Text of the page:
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Publisher's Summary

Renowned psychiatrist and educator Armand Nicholi here presents a fascinating comparison of the beliefs of Sigmund Freud and C. S. Lewis.

For all the variety of specific religious beliefs, there are fundamentally only two kinds of people: believers and nonbelievers. In the 20th century, no spokesman was more prominent for nonbelief than Sigmund Freud, and no one argued for belief more successfully than C. S. Lewis. From pain and suffering to love and sex, from God to morality, Lewis and Freud carefully argued opposing positions and even considered the chief objections to their positions.

Based on Nicholi’s years of studying both men, including wide access to Freud’s letters, this debate on the greatest of subjects strikes at the deepest chords in our souls.

©2002 Armand Nicholi (P)2002 Blackstone Audio, Inc.

Critic Reviews

“Robert Whitfield’s reading is both warm and authoritative; his engaging style is reminiscent of a favorite professor’s class lecture. Highly recommended.” (Library Journal)
“With his sophisticated, urbane voice, Robert Whitfield sounds like a faculty member at an Ivy League institution, which is exactly what the author of this work is….Nicholi covers much difficult material, and Whitfield presents in a lively, enjoyable manner.” (AudioFile)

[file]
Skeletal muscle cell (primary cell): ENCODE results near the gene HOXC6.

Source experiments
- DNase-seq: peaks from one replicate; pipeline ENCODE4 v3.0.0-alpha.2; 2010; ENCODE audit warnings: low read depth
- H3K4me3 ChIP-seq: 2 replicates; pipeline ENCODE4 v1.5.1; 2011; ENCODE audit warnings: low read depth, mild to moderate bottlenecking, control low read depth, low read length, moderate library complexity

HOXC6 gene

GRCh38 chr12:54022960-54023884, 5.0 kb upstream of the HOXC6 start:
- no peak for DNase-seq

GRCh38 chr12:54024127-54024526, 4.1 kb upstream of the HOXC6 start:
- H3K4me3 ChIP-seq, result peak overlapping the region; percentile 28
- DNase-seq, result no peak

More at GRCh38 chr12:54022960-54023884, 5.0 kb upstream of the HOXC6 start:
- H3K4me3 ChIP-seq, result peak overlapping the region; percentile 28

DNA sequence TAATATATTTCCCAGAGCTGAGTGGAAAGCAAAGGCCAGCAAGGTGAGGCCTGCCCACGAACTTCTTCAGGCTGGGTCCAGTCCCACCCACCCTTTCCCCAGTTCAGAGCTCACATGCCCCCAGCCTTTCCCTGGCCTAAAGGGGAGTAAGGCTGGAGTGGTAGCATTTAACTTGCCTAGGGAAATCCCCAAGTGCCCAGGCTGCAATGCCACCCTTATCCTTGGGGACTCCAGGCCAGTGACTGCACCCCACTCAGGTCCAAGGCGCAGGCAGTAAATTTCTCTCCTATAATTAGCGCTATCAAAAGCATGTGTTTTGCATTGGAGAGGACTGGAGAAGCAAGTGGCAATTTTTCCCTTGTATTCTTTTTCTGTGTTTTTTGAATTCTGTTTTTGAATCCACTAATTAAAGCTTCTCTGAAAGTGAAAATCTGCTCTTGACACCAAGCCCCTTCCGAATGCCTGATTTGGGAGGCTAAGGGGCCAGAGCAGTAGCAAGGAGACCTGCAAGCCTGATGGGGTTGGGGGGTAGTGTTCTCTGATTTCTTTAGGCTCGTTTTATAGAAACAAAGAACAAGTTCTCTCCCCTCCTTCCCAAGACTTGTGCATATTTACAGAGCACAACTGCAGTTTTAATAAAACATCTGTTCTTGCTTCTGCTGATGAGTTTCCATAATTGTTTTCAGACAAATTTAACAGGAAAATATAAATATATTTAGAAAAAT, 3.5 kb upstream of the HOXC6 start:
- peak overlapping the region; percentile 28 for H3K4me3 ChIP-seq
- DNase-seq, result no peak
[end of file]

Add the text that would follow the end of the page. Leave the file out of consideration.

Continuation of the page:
What members say

Average Customer Ratings

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Excellent rivals!

Would you recommend this audiobook to a friend? If so, why?

I have already recommended this audiobook to friends as I was listening to it, it is a real thinker.

What other book might you compare The Question of God to and why?

There is no comparison. Most books of this sort are unevenly matched but this one is perfect.

What about Robert Whitfield’s performance did you like?

Whitfield speaks as though he is the author not a performer. It makes all the difference!

What’s the most interesting tidbit you’ve picked up from this book?

I was surprised to find out that CS Lewis was a fan of Freud's before his conversion.

4 of 4 people found this review helpful

  • Overall
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In the end one view stands clearly above...

In the end one view stands clearly above the other. Which view would you prefer?

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Insightful

Honestly, I was only familiar with C.S Lewis because of the lion, the witch and the wardrobe. I knew Sigmund Freud loosely just being in sociology/psychology classes. I found it to be a great thinking/discussion piece. For you and your honest/open minded friends. I'll definitely reread and just let it marinate on the brain.

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Narrator did an excellent job.

Would you consider the audio edition of The Question of God to be better than the print version?

About the same.

What other book might you compare The Question of God to and why?